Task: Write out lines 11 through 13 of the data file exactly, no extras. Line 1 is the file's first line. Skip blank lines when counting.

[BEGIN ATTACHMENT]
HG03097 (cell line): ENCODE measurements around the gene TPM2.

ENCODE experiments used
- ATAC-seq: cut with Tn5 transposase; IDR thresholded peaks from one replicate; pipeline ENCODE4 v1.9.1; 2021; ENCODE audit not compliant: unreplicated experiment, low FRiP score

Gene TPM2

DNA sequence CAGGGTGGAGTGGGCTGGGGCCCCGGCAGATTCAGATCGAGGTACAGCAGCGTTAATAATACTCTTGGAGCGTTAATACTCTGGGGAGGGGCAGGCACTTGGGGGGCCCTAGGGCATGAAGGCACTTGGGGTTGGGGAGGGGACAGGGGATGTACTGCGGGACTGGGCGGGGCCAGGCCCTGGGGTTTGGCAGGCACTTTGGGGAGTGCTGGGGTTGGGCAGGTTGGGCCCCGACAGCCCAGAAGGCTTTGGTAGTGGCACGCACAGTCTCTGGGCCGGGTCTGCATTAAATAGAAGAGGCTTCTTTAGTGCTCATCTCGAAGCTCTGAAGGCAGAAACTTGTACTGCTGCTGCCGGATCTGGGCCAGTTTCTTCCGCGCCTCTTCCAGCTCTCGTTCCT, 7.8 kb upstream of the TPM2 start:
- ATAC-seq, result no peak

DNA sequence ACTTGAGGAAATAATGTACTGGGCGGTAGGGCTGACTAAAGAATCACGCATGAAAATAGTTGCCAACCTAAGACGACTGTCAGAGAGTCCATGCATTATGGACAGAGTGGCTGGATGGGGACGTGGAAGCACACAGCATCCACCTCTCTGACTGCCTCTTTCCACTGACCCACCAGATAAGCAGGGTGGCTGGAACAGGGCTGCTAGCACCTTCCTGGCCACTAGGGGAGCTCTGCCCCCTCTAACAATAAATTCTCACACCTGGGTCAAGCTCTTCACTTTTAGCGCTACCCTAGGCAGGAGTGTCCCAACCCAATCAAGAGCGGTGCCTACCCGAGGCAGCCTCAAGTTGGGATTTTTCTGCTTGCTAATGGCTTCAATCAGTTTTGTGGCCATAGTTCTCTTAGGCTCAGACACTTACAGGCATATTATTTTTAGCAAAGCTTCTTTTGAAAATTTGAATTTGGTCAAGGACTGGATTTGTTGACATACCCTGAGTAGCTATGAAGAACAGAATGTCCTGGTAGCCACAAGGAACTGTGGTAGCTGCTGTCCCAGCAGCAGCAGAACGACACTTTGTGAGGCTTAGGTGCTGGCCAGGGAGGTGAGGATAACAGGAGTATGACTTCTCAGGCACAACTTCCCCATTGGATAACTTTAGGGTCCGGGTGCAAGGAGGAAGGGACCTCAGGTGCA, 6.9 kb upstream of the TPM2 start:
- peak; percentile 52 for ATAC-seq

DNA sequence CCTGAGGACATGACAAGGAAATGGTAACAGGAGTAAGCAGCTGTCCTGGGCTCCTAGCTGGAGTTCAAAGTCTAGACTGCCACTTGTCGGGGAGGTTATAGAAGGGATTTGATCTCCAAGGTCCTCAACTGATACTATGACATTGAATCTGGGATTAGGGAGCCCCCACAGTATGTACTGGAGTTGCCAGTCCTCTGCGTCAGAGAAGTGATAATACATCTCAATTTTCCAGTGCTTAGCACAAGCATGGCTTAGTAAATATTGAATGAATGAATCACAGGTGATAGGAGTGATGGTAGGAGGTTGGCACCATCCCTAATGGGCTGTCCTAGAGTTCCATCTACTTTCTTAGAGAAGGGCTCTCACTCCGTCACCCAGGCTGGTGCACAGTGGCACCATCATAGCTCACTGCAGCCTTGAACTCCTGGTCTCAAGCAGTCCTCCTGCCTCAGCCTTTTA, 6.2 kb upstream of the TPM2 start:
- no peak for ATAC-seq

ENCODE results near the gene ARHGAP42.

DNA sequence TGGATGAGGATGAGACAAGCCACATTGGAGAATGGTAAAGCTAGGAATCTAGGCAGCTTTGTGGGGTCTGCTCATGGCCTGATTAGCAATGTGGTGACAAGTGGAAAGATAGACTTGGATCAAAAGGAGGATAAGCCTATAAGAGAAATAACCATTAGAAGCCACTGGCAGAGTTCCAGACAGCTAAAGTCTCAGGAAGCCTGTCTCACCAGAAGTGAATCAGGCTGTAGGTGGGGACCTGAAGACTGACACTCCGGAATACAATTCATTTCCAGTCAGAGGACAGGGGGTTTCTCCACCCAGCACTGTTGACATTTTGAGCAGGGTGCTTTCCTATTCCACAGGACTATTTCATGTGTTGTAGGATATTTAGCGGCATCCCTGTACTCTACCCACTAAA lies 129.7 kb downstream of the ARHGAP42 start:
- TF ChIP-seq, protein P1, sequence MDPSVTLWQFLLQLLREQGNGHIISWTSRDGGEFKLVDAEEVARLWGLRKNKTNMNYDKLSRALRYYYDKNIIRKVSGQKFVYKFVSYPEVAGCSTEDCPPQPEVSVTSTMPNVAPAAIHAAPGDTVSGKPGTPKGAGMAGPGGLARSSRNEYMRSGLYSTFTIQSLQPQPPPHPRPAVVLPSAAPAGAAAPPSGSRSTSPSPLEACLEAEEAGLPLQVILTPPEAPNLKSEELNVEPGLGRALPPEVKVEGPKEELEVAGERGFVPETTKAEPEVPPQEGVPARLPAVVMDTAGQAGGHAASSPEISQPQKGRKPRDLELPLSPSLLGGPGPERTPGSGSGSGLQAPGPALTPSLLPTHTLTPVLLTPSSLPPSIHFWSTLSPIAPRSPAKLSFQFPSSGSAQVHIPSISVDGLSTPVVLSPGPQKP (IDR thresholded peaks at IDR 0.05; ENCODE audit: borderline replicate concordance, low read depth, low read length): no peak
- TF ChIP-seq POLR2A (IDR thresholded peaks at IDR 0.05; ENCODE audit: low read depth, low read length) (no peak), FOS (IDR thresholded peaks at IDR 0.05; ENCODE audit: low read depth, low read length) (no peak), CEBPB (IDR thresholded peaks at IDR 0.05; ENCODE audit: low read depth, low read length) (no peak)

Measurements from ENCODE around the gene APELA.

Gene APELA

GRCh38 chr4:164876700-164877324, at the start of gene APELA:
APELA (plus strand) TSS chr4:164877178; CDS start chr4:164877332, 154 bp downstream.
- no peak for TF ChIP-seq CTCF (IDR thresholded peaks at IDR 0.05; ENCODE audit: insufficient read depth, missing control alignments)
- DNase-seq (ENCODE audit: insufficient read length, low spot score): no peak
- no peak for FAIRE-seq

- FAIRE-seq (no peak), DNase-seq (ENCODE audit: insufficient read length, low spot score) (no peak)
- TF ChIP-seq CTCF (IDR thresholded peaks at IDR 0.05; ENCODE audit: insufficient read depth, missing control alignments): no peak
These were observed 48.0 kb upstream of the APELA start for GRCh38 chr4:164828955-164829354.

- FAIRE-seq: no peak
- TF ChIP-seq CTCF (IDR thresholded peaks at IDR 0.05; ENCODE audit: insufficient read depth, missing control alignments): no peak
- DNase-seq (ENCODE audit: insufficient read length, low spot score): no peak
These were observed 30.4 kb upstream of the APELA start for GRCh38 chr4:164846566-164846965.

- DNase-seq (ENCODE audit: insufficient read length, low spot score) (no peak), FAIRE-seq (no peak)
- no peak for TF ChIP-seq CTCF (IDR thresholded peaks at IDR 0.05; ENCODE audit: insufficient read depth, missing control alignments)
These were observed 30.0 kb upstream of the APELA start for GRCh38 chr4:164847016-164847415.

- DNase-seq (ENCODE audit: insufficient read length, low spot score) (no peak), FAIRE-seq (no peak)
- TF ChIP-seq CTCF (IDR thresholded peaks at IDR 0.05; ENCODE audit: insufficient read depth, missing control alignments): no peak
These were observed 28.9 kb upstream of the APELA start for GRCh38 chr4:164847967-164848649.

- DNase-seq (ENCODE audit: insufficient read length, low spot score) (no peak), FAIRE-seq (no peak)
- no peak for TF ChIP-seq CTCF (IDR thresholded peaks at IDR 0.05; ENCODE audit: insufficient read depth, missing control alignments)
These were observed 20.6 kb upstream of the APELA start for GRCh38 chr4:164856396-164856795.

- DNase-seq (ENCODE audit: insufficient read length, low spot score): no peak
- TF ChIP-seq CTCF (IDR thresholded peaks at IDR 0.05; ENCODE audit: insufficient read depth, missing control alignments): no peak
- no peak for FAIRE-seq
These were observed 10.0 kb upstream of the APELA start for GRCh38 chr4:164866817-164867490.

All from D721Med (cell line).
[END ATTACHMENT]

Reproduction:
ENCODE results near the gene ARHGAP42.

DNA sequence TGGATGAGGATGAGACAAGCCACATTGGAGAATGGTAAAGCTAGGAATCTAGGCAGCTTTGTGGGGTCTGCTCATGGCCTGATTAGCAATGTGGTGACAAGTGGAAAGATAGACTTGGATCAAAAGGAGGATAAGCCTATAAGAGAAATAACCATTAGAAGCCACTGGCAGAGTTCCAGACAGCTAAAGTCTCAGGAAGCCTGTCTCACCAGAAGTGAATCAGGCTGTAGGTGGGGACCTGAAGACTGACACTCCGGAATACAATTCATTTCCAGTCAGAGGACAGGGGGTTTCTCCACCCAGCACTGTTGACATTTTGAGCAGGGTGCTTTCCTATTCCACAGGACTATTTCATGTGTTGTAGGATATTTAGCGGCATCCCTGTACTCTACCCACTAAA lies 129.7 kb downstream of the ARHGAP42 start:
- TF ChIP-seq, protein P1, sequence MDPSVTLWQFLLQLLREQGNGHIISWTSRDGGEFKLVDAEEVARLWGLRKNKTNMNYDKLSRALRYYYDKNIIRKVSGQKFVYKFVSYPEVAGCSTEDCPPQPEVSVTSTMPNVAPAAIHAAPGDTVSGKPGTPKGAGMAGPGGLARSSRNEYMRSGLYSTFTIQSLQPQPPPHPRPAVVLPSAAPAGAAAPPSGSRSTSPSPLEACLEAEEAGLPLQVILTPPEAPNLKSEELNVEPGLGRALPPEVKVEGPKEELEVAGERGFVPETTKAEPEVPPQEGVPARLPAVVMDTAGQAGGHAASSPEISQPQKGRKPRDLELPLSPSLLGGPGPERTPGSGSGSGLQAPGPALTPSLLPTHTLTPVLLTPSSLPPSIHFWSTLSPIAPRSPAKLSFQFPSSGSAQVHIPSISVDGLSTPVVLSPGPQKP (IDR thresholded peaks at IDR 0.05; ENCODE audit: borderline replicate concordance, low read depth, low read length): no peak